As the creators of the documentary Donor Opium have written, “Peace and the establishment of a Palestinian state have been the declared goals of [donor support]. But actual results are the fragmentation and pacification of the Palestinian people.”

Donor Opium: The impact of international aid to Palestine

This documentary film features Palestinian criticism of foreign aid and development. Some donors worry that the same dynamics could be at play in Ukraine.

The NNLPD’s open letter makes a similar case – that bureaucracy kills initiative and entrepreneurial drive by NGOs. “What chance do newly created organizations have for success if funding is limited and selective?” the letter asks. “The internationalization of resources undermines the development of leadership at Ukrainian CSOs.”

There are already some warning signs that the effects of this internalization are starting to be felt: burnout. Yosh, who leads Feminist Workshop, argues that donors’ competitive mindset is exhausting activists, and leading her feminist peers to quit activism.

“We have people join our work because they feel an urge, an anger, an inspiration to make a difference,” she says. “But in this atmosphere of competition for money, there’s so much pressure on them. You have to show results and deadlines and metrics. When an activist has a failure, or makes a mistake, they often don’t know what to do about it. So they go home.”

Yaroslav Minkin, an activist with the arts NGO STAN, echoes this idea: “The activists I know who are working with large international organizations are the most burnt out.”

Donors talking

Last September, Anna Provozin attended a convening in Poland hosted by feminist organization VOICE, which gathered feminist NGO leaders from five countries that border Ukraine. Also in attendance were a dozen or so representatives of international donors and NGOs, who Mendy Marsh, Executive Director and Co-Founder of VOICE, referred to as “resource allies”.

VOICE is a women-led organization that works to “[revolutionize] emergency response systems to prioritize and protect women and girls and other at-risk groups locally and globally.” In the spring of 2022, their team conducted an assessment of the needs of women- and girl-led organizations in and around Ukraine. They identified two critical needs among all front-line responders: the need to recharge, and the need to connect. All the NGOs who responded were rapidly approaching burnout and expressed increased feelings of loneliness as other volunteers dropped away.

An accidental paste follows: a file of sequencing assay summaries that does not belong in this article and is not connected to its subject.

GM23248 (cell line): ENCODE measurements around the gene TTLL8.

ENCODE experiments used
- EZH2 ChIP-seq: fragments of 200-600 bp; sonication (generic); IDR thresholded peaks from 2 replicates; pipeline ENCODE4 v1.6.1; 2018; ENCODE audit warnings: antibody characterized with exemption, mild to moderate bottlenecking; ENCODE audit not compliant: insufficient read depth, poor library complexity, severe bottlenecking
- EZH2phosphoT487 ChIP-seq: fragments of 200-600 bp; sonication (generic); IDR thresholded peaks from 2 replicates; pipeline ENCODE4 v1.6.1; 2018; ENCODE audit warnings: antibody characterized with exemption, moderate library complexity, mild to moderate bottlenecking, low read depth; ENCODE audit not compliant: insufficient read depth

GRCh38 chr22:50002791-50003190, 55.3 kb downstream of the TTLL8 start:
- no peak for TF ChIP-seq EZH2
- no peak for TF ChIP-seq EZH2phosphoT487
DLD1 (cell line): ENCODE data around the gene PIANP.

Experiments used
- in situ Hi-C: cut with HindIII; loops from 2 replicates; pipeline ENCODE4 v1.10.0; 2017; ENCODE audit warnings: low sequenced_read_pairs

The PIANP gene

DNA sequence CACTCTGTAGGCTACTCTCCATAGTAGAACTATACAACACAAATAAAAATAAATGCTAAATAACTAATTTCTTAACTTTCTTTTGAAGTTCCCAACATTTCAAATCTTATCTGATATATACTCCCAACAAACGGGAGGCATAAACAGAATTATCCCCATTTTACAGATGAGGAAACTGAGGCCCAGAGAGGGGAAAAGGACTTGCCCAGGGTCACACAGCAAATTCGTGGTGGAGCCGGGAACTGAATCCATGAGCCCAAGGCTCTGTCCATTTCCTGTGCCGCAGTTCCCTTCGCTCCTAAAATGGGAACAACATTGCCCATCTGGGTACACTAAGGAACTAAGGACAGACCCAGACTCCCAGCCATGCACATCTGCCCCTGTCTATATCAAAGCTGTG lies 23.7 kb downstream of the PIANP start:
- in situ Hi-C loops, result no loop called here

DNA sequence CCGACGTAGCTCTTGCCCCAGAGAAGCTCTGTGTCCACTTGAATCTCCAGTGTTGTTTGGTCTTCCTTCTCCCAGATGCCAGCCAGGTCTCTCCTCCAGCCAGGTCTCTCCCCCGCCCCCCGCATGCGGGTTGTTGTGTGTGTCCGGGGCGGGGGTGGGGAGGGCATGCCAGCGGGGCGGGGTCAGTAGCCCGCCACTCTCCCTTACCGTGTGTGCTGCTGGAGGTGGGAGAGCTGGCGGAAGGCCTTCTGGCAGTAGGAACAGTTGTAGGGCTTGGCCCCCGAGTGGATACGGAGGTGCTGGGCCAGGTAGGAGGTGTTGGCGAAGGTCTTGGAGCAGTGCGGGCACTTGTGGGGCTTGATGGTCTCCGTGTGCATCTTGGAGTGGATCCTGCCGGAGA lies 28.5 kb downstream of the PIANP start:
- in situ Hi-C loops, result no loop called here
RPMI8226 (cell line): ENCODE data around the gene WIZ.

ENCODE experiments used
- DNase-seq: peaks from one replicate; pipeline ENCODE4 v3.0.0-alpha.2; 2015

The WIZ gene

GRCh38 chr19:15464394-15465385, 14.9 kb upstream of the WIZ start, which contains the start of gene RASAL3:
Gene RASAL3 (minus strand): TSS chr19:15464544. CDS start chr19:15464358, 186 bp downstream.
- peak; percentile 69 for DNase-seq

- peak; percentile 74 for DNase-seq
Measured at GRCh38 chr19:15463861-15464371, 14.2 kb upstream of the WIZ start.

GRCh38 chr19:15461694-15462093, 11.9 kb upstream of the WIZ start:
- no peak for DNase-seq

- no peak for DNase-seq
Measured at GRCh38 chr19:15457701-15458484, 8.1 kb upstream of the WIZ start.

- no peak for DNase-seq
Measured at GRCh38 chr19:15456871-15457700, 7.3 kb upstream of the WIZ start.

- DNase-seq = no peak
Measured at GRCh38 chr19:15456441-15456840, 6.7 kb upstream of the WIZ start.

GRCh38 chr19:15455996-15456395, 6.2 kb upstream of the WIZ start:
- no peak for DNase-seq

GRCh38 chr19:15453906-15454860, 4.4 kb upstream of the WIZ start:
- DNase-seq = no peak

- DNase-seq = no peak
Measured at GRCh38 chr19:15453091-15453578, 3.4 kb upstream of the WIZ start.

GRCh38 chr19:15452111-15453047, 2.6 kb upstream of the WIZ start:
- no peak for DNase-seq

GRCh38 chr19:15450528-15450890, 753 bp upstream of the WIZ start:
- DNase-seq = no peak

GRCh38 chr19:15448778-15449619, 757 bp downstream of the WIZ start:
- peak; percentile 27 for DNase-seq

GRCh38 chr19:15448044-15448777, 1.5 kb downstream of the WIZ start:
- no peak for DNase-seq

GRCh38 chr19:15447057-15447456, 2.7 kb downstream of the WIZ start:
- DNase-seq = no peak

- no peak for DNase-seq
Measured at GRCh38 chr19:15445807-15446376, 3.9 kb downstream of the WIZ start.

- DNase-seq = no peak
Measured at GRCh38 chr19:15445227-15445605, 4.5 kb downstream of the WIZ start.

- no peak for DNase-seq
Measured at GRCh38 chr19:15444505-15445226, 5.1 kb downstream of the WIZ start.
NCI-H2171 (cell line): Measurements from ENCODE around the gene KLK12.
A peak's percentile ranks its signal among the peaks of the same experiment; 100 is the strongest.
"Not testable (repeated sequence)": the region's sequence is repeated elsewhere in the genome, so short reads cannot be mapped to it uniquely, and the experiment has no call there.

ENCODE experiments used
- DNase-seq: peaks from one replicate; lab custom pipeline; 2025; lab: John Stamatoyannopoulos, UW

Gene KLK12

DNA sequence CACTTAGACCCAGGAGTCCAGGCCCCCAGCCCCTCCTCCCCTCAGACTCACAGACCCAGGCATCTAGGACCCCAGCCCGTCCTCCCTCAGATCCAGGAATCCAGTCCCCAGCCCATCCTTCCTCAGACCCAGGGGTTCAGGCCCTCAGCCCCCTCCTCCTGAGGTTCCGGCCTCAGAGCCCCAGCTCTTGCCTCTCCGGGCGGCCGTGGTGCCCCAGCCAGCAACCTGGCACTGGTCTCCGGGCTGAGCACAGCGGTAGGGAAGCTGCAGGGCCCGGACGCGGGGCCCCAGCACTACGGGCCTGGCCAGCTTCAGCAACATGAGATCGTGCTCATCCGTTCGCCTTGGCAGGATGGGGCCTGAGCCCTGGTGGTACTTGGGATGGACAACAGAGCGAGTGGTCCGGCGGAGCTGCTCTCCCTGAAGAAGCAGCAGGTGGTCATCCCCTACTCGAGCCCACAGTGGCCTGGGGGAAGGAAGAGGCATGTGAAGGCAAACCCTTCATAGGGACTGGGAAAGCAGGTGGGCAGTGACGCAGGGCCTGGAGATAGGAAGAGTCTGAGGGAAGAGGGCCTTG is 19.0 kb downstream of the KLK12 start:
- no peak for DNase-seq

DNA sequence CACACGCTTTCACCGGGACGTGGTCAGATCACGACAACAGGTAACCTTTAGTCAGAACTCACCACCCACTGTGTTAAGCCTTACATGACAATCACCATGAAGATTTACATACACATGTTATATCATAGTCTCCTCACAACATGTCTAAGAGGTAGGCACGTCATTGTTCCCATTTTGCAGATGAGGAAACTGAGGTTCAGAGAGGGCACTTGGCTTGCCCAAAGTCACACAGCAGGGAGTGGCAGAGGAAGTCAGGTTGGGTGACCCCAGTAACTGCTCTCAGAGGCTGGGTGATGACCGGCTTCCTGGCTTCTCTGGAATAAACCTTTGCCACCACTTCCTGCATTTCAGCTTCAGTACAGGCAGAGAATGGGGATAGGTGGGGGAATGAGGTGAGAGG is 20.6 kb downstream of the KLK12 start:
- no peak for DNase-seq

VOICE organized the convening with a focus on connection and restoration. Their goal was to bring in trusted donors who, Marsh says, “we knew would join us with open minds and willingness to illustrate their values related to trust-based philanthropy.”

Provozin remembers: “It was a lot of games, drawing, talking in smaller groups. It felt very restful and relaxing after a crazy half-year of full-scale invasion.” But it was also productive. “You could get a sense of what was happening in different countries on the ground.”

The convening was one in a series of spaces that have been set up by international donors to create a more meaningful dialogue between donors and activists like Provozin. The convening had certain rules. When it came time to discuss donor/NGO relationships, the donors were invited to sit at the table, but asked to listen, and not speak unless spoken to.

Provozin recalls: “You had the possibility to talk with donors face to face. It was the first time I felt that donors were sitting there, answering questions directly, being there for us. We could ask anything anonymously, like, ‘Why does it take so long for you to get money to us?’ It was very honest and open, and it was the first time I could feel like donors were also human, that they had their own challenges.”

The donors in attendance hardly represent the entire philanthropy and international aid ecosystem, but they represent a portion of donors who want to learn how they can systematize trust. These donors are driven by the honest realization that getting funding to Ukraine is hard. Many of them didn’t have a local presence in Ukraine before the war because it simply wasn’t at the top of their list of priorities.

As Matt Sinclair and Daniel Matz of Philanthropy News Digest put it in an editorial in July 2022, philanthropy “lacks a clear road map” for Ukraine. Or, as Open Society Foundation’s Viorel Ursu wrote when they launched their fund: “This is the most difficult kind of grantmaking: providing resources in a fast-changing war environment.”

Mendy Marsh remembers: “A lot of our local partners had been responding to the invasion from day one and had never taken a day off. In twenty years of humanitarian work, I’ve never seen so much burnout.”

Provozin wants to provide those donors who are willing to listen with a roadmap for how to shift power to local Ukrainian NGOs. She says, “We have regular calls with other activists. And we develop strategy. We discuss the problems we see in our local communities and what we want to change. And then we try to find solutions for them and try to approach bigger donors to deliver that message.”